A new way to evaluate quinones — a class of compounds found in natural materials such as soil, water, wildfire ashes — is proposed in a research paper by Engineering grad student Anil Timilsina, Environmental Engineering Professor Frank Yang and their team in the August issue of the peer-reviewed journal Analytical Chemistry.
Quinones are ubiquitous in natural soil and aqueous environments and play an important role in regulating the environmental processes and biogeochemical cycles of critical elements under climate change, including the influences of extreme events such as wildfires. But, as the research paper points out, there were no existing methods to quantify natural quinones in complex environmental media.
Until Timilsina and team proposed one.
The quantification method, which involves chemical tagging of quinones, is described in the paper, “Quantification of Quinones in Environmental Media by Chemical Tagging with Cysteine-Containing Peptides Coupled to Size Exclusionary Separation.” The paper was generated from a National Science Foundation (NSF) Environmental Chemical Science-founded project.
“The development of a method to measure quinones in complex environmental samples is an important step in better understanding the role these compounds play in nutrient cycling and wastewater treatment,” said Dr. Maggie Capooci, a program director in NSF’s Division of Chemistry, which supported the research. “In particular, this method could lead to greater understanding of how natural processes respond to climate change.”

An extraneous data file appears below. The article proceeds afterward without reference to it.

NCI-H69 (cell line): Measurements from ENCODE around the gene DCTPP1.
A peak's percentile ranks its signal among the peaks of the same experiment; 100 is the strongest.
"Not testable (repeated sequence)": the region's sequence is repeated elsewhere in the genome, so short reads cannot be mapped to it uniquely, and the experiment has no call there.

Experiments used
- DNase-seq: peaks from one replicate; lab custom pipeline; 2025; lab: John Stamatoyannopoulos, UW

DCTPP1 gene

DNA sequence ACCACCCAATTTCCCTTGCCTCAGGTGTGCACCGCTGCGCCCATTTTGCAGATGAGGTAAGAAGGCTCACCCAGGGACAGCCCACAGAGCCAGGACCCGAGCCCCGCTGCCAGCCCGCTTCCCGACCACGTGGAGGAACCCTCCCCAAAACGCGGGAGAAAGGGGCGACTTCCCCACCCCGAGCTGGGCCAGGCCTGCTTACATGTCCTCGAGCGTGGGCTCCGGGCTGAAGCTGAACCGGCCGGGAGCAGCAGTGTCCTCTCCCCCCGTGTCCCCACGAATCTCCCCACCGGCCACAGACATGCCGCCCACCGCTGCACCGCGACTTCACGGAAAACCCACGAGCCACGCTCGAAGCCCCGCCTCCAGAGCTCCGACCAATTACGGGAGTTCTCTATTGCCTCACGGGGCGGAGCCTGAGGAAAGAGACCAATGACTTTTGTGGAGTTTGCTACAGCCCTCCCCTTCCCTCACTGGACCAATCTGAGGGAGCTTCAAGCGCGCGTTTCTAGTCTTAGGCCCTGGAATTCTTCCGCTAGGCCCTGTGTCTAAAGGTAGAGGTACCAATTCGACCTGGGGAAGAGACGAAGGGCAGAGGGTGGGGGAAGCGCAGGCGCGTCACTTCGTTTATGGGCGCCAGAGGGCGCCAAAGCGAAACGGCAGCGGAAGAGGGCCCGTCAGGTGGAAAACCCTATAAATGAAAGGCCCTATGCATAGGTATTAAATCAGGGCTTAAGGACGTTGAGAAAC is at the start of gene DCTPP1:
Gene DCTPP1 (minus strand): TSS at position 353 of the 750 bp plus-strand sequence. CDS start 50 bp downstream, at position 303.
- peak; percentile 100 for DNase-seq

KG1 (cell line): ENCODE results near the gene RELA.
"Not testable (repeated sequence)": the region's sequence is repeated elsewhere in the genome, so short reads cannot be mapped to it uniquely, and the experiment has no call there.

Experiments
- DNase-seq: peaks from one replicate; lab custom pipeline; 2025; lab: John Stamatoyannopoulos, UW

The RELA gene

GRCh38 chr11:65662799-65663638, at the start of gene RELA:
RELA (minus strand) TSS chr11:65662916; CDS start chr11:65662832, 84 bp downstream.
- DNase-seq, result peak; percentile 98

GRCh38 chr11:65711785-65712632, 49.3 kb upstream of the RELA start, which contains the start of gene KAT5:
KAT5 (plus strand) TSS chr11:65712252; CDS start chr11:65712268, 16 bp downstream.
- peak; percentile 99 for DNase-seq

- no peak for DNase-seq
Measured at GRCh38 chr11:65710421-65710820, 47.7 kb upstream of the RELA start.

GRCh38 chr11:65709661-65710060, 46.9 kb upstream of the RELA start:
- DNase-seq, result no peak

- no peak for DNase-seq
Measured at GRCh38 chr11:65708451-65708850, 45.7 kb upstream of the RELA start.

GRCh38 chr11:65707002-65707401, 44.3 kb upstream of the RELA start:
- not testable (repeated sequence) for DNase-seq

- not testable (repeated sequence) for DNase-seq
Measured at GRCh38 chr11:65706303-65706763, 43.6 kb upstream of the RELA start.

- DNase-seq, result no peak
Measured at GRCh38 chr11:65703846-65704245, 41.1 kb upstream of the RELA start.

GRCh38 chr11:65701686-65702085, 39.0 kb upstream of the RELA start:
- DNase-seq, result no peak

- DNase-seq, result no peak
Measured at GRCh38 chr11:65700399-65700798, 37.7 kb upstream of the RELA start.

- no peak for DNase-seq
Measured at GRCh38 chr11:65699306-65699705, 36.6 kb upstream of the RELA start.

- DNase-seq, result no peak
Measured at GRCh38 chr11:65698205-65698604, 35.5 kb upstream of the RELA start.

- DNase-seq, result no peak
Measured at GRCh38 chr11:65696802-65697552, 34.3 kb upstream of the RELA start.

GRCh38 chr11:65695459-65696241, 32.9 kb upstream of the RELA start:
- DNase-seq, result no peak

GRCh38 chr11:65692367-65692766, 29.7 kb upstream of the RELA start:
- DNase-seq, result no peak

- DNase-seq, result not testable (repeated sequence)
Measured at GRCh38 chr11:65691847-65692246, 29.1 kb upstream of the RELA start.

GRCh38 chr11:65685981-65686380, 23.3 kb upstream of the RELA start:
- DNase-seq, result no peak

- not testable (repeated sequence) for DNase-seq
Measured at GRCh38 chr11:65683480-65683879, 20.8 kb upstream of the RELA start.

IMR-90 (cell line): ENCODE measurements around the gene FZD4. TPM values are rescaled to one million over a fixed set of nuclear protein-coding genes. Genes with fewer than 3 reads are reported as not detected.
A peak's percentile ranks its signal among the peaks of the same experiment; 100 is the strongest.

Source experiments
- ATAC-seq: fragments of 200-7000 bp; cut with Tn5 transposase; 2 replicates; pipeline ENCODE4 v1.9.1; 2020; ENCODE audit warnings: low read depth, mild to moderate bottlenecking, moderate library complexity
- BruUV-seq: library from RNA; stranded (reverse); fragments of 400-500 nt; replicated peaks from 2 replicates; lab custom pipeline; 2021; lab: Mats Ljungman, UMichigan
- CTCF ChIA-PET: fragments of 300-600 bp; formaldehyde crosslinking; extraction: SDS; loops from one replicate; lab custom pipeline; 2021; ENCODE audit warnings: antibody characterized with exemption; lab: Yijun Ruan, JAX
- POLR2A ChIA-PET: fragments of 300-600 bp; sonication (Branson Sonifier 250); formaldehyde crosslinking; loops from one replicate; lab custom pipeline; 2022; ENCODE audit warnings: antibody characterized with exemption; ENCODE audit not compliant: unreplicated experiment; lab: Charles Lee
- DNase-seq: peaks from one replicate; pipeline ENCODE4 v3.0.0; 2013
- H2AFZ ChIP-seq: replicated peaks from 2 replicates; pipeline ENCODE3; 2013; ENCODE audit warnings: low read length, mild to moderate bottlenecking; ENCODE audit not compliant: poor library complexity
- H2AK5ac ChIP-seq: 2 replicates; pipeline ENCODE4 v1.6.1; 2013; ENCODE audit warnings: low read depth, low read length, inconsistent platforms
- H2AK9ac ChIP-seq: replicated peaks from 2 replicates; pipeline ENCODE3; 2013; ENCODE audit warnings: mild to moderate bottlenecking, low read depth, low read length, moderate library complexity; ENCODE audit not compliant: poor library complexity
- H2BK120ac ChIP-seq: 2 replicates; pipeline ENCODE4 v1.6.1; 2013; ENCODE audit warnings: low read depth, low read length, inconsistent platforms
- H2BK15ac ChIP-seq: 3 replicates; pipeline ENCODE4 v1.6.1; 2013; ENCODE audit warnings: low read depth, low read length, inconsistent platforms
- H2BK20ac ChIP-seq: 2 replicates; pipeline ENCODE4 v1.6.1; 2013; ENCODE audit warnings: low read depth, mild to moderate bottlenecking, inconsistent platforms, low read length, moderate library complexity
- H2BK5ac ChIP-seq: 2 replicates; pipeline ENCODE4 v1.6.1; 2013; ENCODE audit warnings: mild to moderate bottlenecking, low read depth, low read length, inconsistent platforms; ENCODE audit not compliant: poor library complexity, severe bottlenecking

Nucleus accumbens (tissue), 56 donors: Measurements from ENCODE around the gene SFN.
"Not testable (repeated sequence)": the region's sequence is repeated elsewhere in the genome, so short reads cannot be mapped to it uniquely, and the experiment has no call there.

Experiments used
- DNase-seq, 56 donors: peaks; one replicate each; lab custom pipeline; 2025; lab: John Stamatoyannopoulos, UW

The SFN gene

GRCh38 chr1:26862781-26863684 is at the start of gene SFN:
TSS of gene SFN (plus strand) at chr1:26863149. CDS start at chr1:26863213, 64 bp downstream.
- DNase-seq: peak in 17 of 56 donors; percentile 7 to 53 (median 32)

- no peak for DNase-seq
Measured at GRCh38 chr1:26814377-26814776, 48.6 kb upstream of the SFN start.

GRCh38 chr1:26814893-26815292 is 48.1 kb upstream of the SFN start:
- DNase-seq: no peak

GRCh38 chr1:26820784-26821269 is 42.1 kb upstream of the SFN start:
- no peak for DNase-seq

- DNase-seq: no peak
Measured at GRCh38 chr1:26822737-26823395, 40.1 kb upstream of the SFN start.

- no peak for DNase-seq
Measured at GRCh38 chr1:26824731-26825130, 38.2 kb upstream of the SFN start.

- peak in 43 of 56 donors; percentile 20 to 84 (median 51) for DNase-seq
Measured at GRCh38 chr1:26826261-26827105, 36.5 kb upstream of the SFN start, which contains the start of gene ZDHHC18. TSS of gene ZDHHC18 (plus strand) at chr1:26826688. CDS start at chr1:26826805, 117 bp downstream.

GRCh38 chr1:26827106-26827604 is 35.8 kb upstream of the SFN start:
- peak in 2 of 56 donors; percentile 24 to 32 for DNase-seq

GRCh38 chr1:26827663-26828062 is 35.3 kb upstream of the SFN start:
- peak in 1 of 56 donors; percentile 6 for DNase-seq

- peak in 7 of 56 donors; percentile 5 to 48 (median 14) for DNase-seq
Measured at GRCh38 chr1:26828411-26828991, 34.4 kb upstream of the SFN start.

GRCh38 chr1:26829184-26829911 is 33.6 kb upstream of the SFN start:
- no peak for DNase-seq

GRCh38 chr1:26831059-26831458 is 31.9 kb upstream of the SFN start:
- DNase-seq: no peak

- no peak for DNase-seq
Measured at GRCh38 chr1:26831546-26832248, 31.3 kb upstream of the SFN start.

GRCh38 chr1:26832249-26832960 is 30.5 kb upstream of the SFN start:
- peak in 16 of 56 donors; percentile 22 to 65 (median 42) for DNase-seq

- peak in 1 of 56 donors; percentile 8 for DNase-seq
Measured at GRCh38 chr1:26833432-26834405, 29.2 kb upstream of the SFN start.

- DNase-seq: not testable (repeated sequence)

Quantification method can broaden understanding of climate change
This quantification method opens up new avenues for studying environmental transformation and the remediation of contaminants, researchers assert in the paper. Analysis of quinones can help us predict the impact of climate change, including wildfires, on carbon cycles, especially those important redox reactions. Wildfires are supposed to generate a lot of ashes, which can contain high content of quinones, crucial for the impact of wildfire on the post-fire carbon stability, nutrition mobilization and protection of water quality in watersheds impacted by wildfires.
“Anil has been working very hard and is really productive,” Yang said. “He has developed a unique method for tagging and quantifying total quinones in complex environmental media.”
Also contributing to the paper: Srinidhi Lokesh, currently a postdoctoral researcher at Colorado State University; and University Ph.D. students Abrar Shahriar and Travel Numan.
Yang and Timilsina now are working on additional papers on the identification of quinones using the new tagging method as well as advanced metabolomics.
This work aligns with one of the College’s main research pillars: engineering and designing equitable community infrastructure to mitigate cascading local, regional and global hazards, including wildfires, water issues and earthquakes.